We need to replace our (tank) propane water heater. We'd like to switch to a tankless heater, but we're waffling between propane and electric. I saw this question, which was really helpful, but we've got a few other factors that may have an impact on the best solution.

We're unable to do solar panels on the roof at this time, but we're signing up for community solar, which means that 80-90% of our annual electricity will come from solar panels at an off-site grid. (We're in the Northeast US, so this means that in the winter, when we'll probably use more hot water, we'll still be burning natural gas or whatever the electric company uses to produce power, while in the summer, our solar panels will be producing enough for multiple households.)

I've read online that electric heaters are 98% efficient, while propane are only about 85% efficient. Propane being a fossil fuel, and with our electricity (mostly) coming from a renewable resource, it seems like a no-brainer to go with electric.

However - and this is where my confusion comes in - I've gotten multiple in-person recommendations to stick with a propane fuel source. People have said that electric water heaters aren't hardy enough, and will not provide enough hot water for our household (3 people, plus regular guests, and I will admit we like our hot showers).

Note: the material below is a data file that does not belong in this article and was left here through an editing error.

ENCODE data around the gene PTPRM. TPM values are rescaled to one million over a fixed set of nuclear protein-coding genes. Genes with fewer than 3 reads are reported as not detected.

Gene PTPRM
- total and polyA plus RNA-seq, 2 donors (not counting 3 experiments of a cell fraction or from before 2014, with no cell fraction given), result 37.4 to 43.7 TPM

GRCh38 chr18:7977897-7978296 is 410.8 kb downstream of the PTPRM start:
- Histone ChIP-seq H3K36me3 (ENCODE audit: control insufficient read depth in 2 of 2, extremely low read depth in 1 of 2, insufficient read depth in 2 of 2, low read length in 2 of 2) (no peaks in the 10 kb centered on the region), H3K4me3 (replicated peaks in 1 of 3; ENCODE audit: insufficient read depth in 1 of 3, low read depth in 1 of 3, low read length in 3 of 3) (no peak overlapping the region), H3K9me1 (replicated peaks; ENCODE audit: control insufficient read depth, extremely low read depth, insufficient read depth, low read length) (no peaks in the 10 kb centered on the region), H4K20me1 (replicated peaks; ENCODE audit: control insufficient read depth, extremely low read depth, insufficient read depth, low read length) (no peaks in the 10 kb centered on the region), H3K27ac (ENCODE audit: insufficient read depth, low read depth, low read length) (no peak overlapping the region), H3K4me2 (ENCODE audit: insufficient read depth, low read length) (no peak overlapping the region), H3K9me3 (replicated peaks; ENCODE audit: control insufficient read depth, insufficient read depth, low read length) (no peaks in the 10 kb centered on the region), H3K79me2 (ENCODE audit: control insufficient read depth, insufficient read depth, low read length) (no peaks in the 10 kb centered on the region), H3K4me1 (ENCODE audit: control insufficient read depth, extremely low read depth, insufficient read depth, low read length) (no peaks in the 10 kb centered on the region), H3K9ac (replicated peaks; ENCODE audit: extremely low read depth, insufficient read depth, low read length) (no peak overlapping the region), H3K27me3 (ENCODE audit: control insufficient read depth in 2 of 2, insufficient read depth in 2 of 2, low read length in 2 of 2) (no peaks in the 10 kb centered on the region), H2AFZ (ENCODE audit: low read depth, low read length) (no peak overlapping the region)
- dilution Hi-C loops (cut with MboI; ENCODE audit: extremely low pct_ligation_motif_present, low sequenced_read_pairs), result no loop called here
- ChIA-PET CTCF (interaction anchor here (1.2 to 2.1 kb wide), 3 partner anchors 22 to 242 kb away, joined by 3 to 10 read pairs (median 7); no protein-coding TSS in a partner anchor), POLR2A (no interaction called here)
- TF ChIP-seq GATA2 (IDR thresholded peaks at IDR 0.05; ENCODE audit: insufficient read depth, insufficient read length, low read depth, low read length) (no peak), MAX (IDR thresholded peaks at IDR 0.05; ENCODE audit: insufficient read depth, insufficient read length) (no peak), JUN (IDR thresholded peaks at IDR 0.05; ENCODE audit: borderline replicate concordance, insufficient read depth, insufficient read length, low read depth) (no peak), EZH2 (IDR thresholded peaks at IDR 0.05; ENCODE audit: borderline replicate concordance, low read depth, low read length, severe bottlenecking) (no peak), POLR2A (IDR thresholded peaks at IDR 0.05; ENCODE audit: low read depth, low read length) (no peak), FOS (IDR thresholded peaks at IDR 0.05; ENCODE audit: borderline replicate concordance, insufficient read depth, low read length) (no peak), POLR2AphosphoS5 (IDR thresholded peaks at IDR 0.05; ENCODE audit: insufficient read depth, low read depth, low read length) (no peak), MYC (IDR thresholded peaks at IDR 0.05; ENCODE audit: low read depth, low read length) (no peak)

Why are electric water heaters, despite being 98% efficient, somehow considered less effective than propane? Does anyone have any other factors I should take into account, or any personal experience with tankless water heaters, either propane/natural gas or electric?

Thank you!

  • 1
    Do you ever have electrical grid disruptions in your area? – Jean-Paul Calderone Jun 6 at 18:05